Many courses cover normalisation of database design very well – and quite rightly so. Rather less coverage is given to Denormalisation.

This article is primarily aimed at the developer who is less experienced with practical database design. A secondary audience are those database developers who simply never encountered a situation where a normalised design impacted performance significantly.

An assumption here is that the reader understands what Database Normalisation is – you can read this article for an overview. 


What is Denormalisation?

The process of introducing redundancy back into your perfectly normalised design is called Denormalisation. The designer adds a field or table of summary or default to be used data for some circumstance.

You might be thinking.

"Wait a minute I just spent a lot of effort working out how to get rid of redundancy. My design is perfect. Why on earth do I want to put any redundancy back in?"

The short answer is to improve performance. Being the short answer, it does ignore some other reasons though.

Let's consider some approaches and use cases.

Default Value

Imagine a CRM, there is a Customers table and that links 1:M to a Contacts table by CustomerId which is a foreign key in the ContactsTelephone Table to Customer. This is a list of names and phone numbers, country and business hours with another field ContactType indicating the primary contact. The full logic for working out a contact number is to consider which country the contact is in which you need or the time you are going to phone but with a preference for the primary contact. Most of the time you are in the same timezone and when you print a report that will be viewed at some other time anyway. Adding a TelephoneNumber to the Customers table makes it easy to decide which to use. The database designer can add a trigger to ContactsTelephone which updates TelephoneNumber should primary contact change.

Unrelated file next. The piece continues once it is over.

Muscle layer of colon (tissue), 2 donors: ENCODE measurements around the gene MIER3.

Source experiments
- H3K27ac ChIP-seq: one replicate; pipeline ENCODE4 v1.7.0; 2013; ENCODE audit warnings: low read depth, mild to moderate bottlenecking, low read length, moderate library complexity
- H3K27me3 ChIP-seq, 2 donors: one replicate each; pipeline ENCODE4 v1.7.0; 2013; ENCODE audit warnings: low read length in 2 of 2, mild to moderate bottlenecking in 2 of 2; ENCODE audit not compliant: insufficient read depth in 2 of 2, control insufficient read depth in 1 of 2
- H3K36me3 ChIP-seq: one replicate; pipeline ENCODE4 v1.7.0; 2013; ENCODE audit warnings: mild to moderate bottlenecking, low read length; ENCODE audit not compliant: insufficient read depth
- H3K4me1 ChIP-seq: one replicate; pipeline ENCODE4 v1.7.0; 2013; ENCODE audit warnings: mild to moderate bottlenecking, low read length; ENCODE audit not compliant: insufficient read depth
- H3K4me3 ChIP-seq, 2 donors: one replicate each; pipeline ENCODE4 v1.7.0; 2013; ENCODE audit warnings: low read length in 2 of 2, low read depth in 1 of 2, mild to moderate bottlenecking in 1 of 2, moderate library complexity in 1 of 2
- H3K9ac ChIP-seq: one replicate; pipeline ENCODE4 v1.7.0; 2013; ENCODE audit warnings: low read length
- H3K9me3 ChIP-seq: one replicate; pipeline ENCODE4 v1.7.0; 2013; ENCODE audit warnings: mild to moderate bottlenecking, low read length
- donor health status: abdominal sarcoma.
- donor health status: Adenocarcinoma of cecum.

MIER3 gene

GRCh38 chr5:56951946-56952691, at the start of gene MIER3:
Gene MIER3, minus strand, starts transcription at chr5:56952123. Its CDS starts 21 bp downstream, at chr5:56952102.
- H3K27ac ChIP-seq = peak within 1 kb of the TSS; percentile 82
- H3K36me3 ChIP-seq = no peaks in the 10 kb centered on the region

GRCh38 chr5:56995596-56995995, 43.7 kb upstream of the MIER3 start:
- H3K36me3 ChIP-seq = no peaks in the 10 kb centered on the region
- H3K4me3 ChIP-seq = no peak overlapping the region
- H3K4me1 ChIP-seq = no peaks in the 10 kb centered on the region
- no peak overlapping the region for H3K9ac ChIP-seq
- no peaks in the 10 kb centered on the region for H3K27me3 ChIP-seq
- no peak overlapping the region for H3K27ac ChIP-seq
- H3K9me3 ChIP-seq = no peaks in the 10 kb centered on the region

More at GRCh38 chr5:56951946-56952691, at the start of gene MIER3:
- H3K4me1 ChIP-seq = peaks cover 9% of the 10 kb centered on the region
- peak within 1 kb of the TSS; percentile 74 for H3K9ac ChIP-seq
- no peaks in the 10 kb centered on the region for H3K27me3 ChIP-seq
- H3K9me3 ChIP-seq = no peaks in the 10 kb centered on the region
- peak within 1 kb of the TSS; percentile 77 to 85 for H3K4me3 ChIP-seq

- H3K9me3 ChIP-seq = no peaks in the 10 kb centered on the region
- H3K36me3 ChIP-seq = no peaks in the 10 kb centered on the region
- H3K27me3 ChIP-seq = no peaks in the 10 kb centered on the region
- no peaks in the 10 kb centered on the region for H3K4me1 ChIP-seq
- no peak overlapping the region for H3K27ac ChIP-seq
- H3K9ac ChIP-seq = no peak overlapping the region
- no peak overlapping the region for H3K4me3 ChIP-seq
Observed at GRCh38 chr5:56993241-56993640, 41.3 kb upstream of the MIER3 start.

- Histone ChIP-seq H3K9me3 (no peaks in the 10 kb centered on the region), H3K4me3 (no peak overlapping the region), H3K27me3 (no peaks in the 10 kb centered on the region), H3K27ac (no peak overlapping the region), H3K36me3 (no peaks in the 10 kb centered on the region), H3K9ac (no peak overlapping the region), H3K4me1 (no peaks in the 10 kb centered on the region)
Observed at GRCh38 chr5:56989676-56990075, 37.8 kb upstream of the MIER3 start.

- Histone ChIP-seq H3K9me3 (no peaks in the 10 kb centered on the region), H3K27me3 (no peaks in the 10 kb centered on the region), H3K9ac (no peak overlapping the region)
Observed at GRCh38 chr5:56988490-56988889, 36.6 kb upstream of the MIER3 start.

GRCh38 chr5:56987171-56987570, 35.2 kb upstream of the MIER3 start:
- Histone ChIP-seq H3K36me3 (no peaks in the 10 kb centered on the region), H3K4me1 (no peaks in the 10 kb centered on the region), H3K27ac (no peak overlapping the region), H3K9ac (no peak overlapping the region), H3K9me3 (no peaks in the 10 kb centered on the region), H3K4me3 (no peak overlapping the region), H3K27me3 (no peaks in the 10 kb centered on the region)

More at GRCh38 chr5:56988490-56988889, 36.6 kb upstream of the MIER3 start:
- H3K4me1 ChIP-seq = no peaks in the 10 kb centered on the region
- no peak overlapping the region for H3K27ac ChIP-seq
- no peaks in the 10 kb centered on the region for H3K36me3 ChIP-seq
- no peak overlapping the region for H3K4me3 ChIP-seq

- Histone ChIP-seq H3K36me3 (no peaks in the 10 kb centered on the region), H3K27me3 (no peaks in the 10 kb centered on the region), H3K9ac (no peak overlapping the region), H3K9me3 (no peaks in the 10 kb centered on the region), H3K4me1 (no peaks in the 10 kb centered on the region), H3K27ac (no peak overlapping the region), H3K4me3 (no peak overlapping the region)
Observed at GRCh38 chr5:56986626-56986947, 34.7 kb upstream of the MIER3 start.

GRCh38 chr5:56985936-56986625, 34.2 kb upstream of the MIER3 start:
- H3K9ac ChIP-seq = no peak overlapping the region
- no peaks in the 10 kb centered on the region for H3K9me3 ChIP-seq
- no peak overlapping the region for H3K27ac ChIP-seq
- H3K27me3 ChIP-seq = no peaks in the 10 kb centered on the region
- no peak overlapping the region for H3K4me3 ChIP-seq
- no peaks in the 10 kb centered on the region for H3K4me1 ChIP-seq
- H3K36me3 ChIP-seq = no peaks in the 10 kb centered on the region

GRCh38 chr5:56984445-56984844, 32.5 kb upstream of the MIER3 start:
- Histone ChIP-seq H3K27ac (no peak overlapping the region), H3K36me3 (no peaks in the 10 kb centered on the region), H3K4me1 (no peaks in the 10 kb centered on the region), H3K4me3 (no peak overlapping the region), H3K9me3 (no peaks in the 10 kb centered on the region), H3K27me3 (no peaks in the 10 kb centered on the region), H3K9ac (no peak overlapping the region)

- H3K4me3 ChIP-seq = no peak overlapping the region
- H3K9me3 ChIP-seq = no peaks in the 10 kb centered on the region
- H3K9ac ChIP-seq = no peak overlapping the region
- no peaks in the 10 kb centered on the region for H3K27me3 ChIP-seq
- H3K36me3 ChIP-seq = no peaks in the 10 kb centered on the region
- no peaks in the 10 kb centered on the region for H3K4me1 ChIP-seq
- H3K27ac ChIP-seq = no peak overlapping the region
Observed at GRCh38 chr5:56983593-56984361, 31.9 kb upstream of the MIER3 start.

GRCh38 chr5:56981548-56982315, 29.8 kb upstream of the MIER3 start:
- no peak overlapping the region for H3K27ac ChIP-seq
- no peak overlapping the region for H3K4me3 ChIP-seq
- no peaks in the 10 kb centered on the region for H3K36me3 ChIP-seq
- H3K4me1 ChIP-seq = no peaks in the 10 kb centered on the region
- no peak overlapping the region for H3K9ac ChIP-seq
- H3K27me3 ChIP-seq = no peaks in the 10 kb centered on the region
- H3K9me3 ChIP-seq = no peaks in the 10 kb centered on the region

Adding Logic

In this situation the extra data is not actually redundant because there is some business rule which specifies which piece of data is best.

Imagine that same CRM is used in a Sales organisation. There is an Account Manager who has responsibility for a given Customer. He/She builds relationships with key staff in Customer organisations and some of the primary contact numbers are private mobile phones. Their managers wish to see who they are using as a primary contact.  If an Account Manager leaves then the organisation wants that data recorded.  If they have to delegate authority temporarily for some reason then that person may need their data. Everyone else should use the Customer switchboard number so they avoid upsetting an important contact by disturbing their dinner.

In this situation security can be set so that everyone else just gets to see the Customer table whilst the Account Manager and his superiors can see ContactsTelephone. Instead of having a trigger to update the TelephoneNumber field, the Accounts Manager decides which number to enter manually on a case by case. The business logic is in his head and based on his personal knowledge of any given Customer.


Minimising Joins

Our Customer to telephone numbers example breaks down somewhat but we can see there are some complications in there with working out which to use.  The more logic there is and the more joins in a query then the slower it will run.

Maybe we have a database with many records and this contact look up Is just one of a set of complicated joins. Our database is used by an online transactional system and there can be many queries running at once. Maybe this is multi tenancy and 10,000 concurrent users are looking up numbers or something. OK, this is possibly pushing the example. We can imagine some similar situation where there is a complex look up and many joins and we want all the performance we can get. Minimising joins will improve performance and obviating a join which has some time comparison will improve performance again.

In this situation some redundancy can solve your problems.

Avoiding Correlated Subqueries

For an OLTP system the performance cost of some complicated subquery can be performance death over large sets of data. That query to find the latest record with the lowest something or other between variable dates subquery which ran fine for you with 30 test records can dim the lights on a server with 300,000 records. Find a way to add a key or value and run that query separately and overnight if possible.

In this instance a useful technique is to add a foreign key which gives a direct join to the ultimate record a Correlated Subquery would return.